How it tastes : Tofu on its own has no taste, so the beancurd takes on the flavour of whatever it is brined in. The most common type is the white one which has sugar, salt, chilli and rice wine. If you think about the culturing, it’s not unlike kombucha. Personally, I prefer the red fermented beancurd (nam yu) which incorporates red yeast rice. It has a pleasant, thick and rich aroma – great for deep fried pork ribs!

FROG FALLOPIAN TUBES (?) 

Sometimes I think this is why people say the Chinese eat all sorts of sh*t, lol. Officially it is called hasma (in Cantonese, we call it ‘suet kap’) – basically dried fatty tissue from the fallopian tubes of certain types of frogs, typically the Asiatic Grass Frog. It is whitish in appearance, has a slimy texture, and is used as an ingredient in dessert soups. Back in the day, it was a luxurious item that would only be served to emperors and nobles. When I was a kid, my mom would boil these because in traditional Chinese medicine, suet kap is believed to have multiple health benefits, such as being good for the skin and respiratory system. I guess if I was an adult and someone told me I was eating frog fallopian tubes, I’d be hesitant but since I literally grew up eating this it doesn’t seem so gross.

How it tastes : Like birds nest, hasma is tasteless on its own, and is usually flavoured with rock sugar in dessert soups.

DURIAN

Ah, the king of fruits. I’m not a diehard fan as some of my fellow Malaysians are – if you served me durian I’d probably eat it – but I wouldn’t go out of my way to look for it. Malaysians love durian though: we even have ‘durian buffets’ where you can eat to your hearts fill.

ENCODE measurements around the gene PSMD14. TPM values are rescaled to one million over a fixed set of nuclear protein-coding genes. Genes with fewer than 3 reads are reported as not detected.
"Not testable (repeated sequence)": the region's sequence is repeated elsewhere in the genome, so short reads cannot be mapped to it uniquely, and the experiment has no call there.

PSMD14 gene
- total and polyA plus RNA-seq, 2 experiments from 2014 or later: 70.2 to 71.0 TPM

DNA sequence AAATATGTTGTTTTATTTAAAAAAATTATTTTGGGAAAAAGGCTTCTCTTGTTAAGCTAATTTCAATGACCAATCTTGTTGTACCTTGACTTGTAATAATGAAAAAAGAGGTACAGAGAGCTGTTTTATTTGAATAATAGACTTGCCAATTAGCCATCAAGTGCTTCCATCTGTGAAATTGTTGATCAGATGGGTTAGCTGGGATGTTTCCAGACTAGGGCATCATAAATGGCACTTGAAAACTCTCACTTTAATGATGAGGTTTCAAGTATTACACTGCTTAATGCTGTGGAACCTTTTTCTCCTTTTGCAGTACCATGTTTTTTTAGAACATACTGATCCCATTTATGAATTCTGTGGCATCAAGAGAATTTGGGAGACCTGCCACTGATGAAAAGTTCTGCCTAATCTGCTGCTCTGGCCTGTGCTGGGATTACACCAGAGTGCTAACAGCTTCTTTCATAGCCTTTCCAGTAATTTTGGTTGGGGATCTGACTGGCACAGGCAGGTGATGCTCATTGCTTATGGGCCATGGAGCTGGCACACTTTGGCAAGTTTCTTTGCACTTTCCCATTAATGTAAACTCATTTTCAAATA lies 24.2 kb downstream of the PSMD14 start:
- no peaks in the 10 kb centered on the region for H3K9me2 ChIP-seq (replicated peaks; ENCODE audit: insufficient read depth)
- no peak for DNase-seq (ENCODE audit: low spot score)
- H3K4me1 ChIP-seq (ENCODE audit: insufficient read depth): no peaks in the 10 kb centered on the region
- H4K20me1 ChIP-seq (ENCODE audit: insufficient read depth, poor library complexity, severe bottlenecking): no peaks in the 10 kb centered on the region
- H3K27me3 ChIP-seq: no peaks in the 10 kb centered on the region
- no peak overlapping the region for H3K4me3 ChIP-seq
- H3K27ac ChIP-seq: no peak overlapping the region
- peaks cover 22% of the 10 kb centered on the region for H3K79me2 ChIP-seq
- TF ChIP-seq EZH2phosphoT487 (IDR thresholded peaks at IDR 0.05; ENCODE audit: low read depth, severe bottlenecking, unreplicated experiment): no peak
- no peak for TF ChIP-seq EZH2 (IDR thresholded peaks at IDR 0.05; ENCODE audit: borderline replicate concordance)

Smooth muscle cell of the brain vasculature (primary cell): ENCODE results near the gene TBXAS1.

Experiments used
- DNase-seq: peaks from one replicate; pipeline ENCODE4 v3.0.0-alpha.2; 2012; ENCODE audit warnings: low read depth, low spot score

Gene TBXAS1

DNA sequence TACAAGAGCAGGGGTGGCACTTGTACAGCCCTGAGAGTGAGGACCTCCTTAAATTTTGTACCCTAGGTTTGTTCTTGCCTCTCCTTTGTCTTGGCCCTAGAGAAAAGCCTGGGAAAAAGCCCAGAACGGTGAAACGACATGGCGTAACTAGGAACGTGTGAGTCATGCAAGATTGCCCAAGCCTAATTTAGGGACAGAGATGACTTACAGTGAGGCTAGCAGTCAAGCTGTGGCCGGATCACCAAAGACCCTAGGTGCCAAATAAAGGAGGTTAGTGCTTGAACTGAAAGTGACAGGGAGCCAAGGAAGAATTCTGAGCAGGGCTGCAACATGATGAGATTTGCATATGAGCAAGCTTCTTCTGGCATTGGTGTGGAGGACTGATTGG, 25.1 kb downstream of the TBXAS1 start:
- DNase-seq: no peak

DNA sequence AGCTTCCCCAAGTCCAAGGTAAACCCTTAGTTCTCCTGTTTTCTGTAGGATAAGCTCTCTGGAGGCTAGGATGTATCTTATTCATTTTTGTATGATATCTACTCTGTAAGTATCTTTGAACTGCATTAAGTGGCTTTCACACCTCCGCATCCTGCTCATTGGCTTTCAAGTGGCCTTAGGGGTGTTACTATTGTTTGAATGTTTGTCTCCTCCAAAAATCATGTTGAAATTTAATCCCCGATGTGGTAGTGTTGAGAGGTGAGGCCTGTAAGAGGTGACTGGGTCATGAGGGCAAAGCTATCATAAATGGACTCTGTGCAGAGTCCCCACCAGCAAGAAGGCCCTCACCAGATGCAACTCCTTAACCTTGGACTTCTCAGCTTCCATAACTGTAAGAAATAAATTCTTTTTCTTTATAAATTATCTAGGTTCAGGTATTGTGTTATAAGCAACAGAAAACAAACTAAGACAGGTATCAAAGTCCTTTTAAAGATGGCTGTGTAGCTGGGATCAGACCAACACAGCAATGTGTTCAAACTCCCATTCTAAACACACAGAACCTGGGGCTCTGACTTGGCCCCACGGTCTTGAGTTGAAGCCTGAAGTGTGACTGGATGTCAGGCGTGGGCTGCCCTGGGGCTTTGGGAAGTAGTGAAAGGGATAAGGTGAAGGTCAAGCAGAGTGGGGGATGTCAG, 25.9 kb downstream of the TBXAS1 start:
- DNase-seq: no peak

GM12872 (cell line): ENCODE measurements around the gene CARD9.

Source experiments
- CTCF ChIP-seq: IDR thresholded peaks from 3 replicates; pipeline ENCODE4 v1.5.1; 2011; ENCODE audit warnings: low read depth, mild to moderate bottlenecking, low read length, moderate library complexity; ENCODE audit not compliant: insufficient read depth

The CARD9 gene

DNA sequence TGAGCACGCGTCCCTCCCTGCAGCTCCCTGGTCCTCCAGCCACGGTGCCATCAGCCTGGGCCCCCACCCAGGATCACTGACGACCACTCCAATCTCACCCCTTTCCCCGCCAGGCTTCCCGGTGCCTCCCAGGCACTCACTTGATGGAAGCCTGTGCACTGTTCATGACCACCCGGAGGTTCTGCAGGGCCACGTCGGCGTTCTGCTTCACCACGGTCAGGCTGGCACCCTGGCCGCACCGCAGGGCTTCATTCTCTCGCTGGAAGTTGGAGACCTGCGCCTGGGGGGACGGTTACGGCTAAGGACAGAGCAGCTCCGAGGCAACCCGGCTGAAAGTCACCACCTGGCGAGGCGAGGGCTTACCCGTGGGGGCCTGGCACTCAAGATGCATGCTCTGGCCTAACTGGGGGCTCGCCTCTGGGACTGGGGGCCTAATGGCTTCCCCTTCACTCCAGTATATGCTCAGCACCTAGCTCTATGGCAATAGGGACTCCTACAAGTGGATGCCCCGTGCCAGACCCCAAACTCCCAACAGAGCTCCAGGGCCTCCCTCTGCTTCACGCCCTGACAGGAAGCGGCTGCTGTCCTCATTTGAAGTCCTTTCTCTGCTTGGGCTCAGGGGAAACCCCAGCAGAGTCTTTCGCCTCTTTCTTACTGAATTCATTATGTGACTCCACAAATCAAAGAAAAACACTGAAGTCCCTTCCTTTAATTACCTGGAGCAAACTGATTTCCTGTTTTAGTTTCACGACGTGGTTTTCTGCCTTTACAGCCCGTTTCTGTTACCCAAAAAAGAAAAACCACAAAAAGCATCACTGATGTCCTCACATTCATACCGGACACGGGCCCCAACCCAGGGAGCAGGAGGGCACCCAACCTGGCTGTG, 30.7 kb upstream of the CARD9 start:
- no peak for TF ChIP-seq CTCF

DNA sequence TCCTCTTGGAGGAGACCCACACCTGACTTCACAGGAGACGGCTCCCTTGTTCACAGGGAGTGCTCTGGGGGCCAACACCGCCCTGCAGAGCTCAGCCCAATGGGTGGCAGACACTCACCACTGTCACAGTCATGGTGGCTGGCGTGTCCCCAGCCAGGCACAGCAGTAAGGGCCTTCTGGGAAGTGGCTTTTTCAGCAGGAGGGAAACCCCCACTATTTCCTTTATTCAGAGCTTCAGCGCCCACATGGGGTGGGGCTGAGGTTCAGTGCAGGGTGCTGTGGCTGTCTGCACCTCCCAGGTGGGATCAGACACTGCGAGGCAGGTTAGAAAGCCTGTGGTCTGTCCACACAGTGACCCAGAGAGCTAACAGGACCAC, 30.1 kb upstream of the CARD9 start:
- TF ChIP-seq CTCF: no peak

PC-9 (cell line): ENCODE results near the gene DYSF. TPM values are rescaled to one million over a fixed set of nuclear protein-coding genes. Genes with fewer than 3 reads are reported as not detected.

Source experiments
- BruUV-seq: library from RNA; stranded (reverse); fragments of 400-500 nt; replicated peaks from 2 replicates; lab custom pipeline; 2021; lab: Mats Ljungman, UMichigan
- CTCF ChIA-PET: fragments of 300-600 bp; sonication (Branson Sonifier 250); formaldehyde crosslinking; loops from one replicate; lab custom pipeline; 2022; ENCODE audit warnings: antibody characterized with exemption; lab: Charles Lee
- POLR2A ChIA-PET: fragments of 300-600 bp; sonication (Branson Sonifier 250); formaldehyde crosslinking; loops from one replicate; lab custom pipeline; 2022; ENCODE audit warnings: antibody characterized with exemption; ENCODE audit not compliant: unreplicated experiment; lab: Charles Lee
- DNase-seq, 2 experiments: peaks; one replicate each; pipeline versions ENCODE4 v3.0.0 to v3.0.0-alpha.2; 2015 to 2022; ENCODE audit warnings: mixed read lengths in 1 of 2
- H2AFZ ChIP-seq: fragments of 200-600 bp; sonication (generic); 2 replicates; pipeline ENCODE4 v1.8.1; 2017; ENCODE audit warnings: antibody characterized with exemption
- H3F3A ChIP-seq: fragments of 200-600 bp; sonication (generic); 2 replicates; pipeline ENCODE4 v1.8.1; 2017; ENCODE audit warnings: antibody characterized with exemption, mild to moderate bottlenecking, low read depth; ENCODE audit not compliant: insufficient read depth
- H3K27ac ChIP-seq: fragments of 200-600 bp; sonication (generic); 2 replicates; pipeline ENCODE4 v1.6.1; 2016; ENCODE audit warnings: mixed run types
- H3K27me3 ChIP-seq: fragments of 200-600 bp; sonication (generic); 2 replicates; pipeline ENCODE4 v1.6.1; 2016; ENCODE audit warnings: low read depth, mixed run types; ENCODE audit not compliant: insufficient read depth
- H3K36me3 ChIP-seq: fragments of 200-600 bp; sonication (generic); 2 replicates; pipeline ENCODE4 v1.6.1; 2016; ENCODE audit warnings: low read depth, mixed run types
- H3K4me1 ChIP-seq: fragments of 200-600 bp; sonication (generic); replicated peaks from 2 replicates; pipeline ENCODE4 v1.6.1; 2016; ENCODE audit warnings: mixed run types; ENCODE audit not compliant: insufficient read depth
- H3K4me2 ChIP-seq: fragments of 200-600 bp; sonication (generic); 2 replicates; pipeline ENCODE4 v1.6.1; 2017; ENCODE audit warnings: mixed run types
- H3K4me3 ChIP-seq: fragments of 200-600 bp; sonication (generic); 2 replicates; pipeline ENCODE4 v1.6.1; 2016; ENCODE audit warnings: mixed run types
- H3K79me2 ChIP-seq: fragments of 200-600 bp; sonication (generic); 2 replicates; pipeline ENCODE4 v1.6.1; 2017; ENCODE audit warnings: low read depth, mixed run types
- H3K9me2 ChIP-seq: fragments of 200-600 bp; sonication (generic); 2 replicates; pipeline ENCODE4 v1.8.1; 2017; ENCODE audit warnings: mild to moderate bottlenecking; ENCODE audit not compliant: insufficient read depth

Durian has an extremely pungent smell. There have even been cases where buildings were evacuated due to ‘suspected gas leaks’ – turns out someone brought some durians on-site. Personally I don’t find the texture or flavour intolerable. BUT. I have been told that durians that have been shipped overseas taste gross, because of how it has been shipped / the durians are way past their prime. Then again, Andrew Zimmerns had a freshly opened durian in Asia, and he described it as having a ‘taste like completely rotten mushy onions’. So, if you ever get to try it, I’ll let you be the judge.

How it tastes : Heaven … or hell. There is no in between. For me, it has a texture and taste similar to sweet custard, but with a much stronger flavour.

ESCARGOTS

How to eat escargots
DanceWithNyanko / CC BY-SA (https://creativecommons.org/licenses/by-sa/4.0

Escargots are a good example of the powers of branding. How else can you explain why snails – something people usually see as slimy and icky – are considered a gourmet delicacy, served in fine dining restos and high-end establishments? Escargot is associated with French cuisine, but it is served in many parts of Europe. The snails are usually from the species Helix pomatia. Here in Malaysia, we have our own version, called balitong – small sea snails that are a pain to suck out of their shells and have a texture similar to a chewy clam, cooked in sambal/chilli.

How it tastes : I had escargot once, on my grad trip. It was cooked in garlic butter which made the dish very fragrant, and the snails had a bouncy texture which I enjoyed.

SALMIAKKI 

Halva - Väkevä Salmiakki